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Apple approached Nissan to work on a self-driving car project


Apple has approached Nissan of Japan in recent months over a tie-up for its secret autonomous car project but talks are no longer active, according to people briefed on the matter.

Contact was brief and discussions did not reach senior management level due to brand differences for electric vehicles from the iPhone maker, the people added.

Apple also recently interrupted talks with Hyundai Motor of South Korea and its subsidiary Kia, highlighting the challenges of finding an automotive partner for its automotive efforts known as Project Titan.

The company’s talks with Hyundai have sparked an intense guessing game that other manufacturers could partner with Apple on, with the market focusing on Japan’s eight automakers.

Nissan shares briefly rose 5.6% on Wednesday after chief executive Makoto Uchida signaled his openness to working with tech groups when asked during a results presentation whether the company had been approached by Apple.

But a person familiar with the talks said the talks collapsed after the U.S. company asked Nissan to make Apple-branded cars, a request that would effectively demote the automaker to an equipment supplier.

Many automakers have expressed fear of becoming “the Foxconn of the auto industry,” in reference to the Taiwanese manufacturing group that assembles iPhones.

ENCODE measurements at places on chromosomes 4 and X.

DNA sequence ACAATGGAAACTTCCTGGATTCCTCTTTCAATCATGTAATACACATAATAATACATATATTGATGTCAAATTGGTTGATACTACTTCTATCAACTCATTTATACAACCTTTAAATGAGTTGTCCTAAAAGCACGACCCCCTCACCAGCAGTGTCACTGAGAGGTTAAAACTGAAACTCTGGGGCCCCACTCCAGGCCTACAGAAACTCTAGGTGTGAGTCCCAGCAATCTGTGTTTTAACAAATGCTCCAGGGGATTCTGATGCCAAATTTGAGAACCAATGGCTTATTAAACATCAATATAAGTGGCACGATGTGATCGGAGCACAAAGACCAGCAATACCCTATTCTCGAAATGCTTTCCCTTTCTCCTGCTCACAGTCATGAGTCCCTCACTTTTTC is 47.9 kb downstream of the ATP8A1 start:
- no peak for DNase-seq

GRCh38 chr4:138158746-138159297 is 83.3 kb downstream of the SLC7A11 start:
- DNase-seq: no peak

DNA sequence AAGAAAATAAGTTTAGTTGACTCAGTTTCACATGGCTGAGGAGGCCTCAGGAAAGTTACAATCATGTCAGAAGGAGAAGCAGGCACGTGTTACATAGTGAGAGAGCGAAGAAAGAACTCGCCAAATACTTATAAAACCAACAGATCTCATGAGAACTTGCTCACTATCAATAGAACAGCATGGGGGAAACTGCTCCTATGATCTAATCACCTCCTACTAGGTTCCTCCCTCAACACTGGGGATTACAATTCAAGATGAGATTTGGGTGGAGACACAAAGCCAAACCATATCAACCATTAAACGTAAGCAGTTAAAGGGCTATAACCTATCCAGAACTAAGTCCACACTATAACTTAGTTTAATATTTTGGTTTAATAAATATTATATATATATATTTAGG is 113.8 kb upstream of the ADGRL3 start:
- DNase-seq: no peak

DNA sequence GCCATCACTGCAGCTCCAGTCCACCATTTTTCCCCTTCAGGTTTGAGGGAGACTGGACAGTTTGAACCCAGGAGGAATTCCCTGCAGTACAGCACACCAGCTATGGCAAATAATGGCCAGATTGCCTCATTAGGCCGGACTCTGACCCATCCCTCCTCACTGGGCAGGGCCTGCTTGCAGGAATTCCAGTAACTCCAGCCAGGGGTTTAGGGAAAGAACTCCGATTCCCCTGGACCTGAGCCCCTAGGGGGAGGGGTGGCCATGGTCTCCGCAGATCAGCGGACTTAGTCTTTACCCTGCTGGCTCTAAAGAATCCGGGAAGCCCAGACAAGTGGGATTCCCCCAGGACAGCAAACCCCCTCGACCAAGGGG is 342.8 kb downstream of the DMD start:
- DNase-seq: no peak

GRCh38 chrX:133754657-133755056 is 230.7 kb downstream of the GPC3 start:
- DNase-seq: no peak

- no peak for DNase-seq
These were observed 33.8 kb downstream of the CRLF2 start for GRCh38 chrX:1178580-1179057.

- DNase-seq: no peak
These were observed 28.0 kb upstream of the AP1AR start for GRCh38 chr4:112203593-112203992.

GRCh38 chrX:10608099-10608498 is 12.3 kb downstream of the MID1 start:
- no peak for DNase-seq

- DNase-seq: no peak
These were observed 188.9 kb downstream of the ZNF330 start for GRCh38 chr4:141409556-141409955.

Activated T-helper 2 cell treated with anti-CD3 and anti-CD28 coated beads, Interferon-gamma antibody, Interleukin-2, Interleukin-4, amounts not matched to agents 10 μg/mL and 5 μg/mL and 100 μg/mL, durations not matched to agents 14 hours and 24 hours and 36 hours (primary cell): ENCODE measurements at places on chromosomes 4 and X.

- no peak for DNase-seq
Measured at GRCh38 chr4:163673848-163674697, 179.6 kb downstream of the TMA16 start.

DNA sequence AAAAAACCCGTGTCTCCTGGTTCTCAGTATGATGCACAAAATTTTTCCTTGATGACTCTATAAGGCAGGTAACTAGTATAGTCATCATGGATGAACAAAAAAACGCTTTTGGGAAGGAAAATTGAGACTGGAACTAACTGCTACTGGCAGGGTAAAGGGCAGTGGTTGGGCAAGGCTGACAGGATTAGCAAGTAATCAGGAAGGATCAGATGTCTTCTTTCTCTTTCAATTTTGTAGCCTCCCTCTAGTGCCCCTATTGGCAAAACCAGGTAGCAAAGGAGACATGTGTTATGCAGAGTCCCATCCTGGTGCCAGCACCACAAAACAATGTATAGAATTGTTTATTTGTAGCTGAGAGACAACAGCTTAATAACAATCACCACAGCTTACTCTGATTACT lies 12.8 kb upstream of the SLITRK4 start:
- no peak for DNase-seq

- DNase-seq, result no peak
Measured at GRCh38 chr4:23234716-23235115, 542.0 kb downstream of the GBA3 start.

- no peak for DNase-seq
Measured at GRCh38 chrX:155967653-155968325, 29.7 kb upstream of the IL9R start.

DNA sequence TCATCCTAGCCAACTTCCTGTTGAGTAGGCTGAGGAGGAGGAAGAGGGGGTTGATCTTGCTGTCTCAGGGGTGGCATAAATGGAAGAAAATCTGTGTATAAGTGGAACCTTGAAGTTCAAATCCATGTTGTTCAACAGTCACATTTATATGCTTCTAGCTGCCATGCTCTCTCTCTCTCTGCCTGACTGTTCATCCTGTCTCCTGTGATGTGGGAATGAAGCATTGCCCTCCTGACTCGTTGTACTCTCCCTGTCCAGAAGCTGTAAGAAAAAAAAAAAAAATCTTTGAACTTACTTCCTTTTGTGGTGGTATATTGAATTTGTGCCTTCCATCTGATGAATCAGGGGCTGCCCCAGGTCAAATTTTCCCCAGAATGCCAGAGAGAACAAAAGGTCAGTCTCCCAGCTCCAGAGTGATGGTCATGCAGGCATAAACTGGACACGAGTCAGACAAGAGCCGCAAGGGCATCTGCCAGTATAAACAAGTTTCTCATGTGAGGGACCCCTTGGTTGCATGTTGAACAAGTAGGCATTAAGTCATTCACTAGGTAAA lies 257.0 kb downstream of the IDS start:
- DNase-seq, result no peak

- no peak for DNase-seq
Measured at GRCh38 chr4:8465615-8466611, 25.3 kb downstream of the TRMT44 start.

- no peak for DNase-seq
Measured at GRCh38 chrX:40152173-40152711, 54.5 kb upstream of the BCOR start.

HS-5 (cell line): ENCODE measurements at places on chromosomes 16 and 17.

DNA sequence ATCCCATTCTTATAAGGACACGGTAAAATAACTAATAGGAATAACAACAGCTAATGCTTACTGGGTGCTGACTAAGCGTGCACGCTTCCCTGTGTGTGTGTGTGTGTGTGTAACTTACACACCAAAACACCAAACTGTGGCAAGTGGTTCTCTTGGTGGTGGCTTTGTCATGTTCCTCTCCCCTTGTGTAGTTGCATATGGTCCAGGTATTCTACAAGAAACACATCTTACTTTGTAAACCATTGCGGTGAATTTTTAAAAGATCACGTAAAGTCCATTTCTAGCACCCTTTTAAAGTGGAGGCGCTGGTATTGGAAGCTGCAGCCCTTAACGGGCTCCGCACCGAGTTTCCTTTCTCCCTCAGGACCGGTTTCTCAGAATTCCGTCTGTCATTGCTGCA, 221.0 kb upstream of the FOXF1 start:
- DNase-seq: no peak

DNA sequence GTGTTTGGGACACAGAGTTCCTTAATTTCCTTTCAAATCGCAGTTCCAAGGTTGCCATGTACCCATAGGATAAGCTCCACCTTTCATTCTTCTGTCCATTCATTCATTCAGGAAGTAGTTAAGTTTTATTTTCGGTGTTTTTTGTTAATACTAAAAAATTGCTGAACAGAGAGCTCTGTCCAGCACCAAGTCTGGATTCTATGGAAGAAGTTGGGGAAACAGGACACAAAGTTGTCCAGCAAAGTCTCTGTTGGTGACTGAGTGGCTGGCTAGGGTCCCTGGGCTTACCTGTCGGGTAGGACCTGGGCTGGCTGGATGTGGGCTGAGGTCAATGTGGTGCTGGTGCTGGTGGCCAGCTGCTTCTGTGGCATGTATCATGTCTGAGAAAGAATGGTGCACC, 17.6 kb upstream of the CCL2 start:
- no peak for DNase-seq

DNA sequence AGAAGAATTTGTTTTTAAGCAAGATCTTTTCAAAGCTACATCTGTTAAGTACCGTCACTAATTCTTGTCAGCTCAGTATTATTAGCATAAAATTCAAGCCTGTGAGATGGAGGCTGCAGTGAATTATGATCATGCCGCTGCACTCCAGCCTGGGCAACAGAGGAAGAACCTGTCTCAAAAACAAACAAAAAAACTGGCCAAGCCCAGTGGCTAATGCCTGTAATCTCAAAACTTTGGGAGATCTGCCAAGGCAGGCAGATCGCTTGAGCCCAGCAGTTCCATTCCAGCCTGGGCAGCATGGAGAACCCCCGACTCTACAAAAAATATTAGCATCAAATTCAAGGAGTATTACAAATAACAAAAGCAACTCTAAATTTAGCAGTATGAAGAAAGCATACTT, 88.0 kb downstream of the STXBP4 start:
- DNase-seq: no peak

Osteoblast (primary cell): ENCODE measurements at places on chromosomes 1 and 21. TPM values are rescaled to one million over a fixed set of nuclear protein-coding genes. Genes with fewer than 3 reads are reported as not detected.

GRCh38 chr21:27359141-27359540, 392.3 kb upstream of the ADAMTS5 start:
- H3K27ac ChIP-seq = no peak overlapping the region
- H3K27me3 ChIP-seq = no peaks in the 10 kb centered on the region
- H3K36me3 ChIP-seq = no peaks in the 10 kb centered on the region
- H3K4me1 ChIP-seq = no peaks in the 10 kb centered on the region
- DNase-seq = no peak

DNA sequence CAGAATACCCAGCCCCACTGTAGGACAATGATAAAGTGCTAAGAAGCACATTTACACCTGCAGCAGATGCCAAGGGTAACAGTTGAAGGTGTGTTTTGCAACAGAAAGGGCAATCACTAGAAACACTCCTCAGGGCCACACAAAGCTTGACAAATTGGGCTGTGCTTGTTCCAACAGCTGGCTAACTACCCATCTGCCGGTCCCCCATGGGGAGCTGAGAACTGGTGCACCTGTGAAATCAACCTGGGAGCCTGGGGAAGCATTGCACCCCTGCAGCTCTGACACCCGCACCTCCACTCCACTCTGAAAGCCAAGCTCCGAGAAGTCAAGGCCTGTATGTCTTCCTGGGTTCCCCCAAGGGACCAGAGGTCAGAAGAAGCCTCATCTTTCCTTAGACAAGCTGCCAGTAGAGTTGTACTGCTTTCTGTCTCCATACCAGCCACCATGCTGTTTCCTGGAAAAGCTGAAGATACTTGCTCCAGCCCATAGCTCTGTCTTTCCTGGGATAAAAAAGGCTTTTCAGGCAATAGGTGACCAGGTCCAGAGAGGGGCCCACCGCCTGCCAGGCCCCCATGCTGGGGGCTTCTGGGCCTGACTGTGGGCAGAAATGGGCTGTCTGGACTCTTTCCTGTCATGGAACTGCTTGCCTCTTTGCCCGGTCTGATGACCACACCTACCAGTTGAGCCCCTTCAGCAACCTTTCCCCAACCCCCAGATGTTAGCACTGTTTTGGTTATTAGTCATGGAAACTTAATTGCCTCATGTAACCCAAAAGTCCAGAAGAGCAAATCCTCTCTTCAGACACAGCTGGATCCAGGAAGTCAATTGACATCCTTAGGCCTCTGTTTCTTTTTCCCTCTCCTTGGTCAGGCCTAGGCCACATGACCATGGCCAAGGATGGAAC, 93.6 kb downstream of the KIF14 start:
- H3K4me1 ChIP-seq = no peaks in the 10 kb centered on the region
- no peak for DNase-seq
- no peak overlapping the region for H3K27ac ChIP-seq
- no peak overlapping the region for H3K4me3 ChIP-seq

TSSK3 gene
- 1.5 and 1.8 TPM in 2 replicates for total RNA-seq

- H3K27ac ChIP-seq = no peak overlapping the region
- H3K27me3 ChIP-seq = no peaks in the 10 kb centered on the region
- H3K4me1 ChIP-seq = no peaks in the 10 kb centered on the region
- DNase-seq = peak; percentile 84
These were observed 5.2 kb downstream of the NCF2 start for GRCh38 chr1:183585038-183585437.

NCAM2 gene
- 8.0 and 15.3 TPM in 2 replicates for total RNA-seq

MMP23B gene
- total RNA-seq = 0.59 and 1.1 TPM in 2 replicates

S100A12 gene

Apple declined to comment.

Ashwani Gupta, chief executive of Nissan, said the Japanese group “is not” in talks with Apple, whose interest in entering the auto industry dates back to 2014.

“We have our own customer satisfaction, which comes by car. We’re not going to change the way we make cars, ”Gupta said in an interview with the Financial Times. “The way we design, the way we develop and the way we manufacture is going to be as an automaker, like Nissan.”

Gupta said the company was open to exploring partnerships with tech groups to adapt to the transition to connected vehicles and autonomous driving, and highlighted collaborations with Google and other start-ups.

But he added, “We have to check who has the best skill to understand what the customer is thinking. For this, we can partner, but it is adapting their services to our product, and not the other way around. ”

Analysts said Nissan, which has an alliance with French Renault and Mitsubishi Motors, could be a good choice for Apple.

The Japanese company was a pioneer in electric vehicles with the launch of the Leaf in 2010. Nissan also left capacity at its US factories after the loss-making group changed its policy of seeking volume to focus on profitability.

But Mio Kato, an analyst who writes on the Smartkarma platform, said Nissan does not have the scale of rivals such as Toyota to make the kind of large investments required for autonomous driving technology.

Some analysts believe Apple could disrupt the auto industry, although it’s unclear what kind of technology it could deliver beyond the power of its brand.

Apple has been testing driverless technologies in California for years. The company revealed last week that its backup pilots are required to step in once every 145 test miles. In contrast, Waymo, Alphabet’s self-driving car unit, and GM Cruise each managed to average almost 30,000 miles each before a single “disengagement.”



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